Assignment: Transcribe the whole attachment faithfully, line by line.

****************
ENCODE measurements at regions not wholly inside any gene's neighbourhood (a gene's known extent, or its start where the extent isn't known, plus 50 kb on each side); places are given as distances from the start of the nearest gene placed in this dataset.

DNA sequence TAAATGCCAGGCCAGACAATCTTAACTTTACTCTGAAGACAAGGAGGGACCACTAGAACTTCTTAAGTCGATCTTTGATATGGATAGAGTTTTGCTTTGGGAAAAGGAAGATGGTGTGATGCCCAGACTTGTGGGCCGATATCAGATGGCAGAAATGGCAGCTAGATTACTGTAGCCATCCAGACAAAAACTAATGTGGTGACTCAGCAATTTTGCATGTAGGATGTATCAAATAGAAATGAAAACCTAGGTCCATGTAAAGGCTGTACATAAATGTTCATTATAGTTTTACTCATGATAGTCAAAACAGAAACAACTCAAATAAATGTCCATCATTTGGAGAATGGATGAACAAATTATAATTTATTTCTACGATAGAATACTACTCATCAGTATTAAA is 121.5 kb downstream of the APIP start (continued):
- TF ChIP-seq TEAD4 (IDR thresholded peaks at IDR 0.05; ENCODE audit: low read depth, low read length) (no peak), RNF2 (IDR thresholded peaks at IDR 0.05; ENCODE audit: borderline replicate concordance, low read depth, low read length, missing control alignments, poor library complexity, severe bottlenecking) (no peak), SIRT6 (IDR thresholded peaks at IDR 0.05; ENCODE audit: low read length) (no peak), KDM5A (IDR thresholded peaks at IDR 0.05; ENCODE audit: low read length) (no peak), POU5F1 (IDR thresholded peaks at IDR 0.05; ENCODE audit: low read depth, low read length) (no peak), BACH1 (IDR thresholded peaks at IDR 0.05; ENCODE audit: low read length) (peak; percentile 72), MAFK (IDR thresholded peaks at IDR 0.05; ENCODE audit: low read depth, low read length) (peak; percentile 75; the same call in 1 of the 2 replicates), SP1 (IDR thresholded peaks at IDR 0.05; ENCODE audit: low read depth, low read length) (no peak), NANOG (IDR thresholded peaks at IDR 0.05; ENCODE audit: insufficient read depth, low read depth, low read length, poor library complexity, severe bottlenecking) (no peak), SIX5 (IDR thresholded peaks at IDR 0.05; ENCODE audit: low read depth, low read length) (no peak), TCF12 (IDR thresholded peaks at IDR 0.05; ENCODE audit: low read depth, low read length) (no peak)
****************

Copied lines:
ENCODE measurements at regions not wholly inside any gene's neighbourhood (a gene's known extent, or its start where the extent isn't known, plus 50 kb on each side); places are given as distances from the start of the nearest gene placed in this dataset.

DNA sequence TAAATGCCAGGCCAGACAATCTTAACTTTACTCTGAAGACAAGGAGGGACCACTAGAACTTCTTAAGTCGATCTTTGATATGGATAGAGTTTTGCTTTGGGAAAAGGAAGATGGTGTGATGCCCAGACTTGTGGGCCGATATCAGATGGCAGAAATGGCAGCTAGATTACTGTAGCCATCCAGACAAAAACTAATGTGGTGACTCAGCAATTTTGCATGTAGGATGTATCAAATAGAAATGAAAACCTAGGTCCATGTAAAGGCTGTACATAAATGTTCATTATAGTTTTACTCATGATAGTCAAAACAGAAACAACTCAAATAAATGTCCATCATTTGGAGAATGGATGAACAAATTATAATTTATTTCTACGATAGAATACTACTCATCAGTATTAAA is 121.5 kb downstream of the APIP start (continued):
- TF ChIP-seq TEAD4 (IDR thresholded peaks at IDR 0.05; ENCODE audit: low read depth, low read length) (no peak), RNF2 (IDR thresholded peaks at IDR 0.05; ENCODE audit: borderline replicate concordance, low read depth, low read length, missing control alignments, poor library complexity, severe bottlenecking) (no peak), SIRT6 (IDR thresholded peaks at IDR 0.05; ENCODE audit: low read length) (no peak), KDM5A (IDR thresholded peaks at IDR 0.05; ENCODE audit: low read length) (no peak), POU5F1 (IDR thresholded peaks at IDR 0.05; ENCODE audit: low read depth, low read length) (no peak), BACH1 (IDR thresholded peaks at IDR 0.05; ENCODE audit: low read length) (peak; percentile 72), MAFK (IDR thresholded peaks at IDR 0.05; ENCODE audit: low read depth, low read length) (peak; percentile 75; the same call in 1 of the 2 replicates), SP1 (IDR thresholded peaks at IDR 0.05; ENCODE audit: low read depth, low read length) (no peak), NANOG (IDR thresholded peaks at IDR 0.05; ENCODE audit: insufficient read depth, low read depth, low read length, poor library complexity, severe bottlenecking) (no peak), SIX5 (IDR thresholded peaks at IDR 0.05; ENCODE audit: low read depth, low read length) (no peak), TCF12 (IDR thresholded peaks at IDR 0.05; ENCODE audit: low read depth, low read length) (no peak)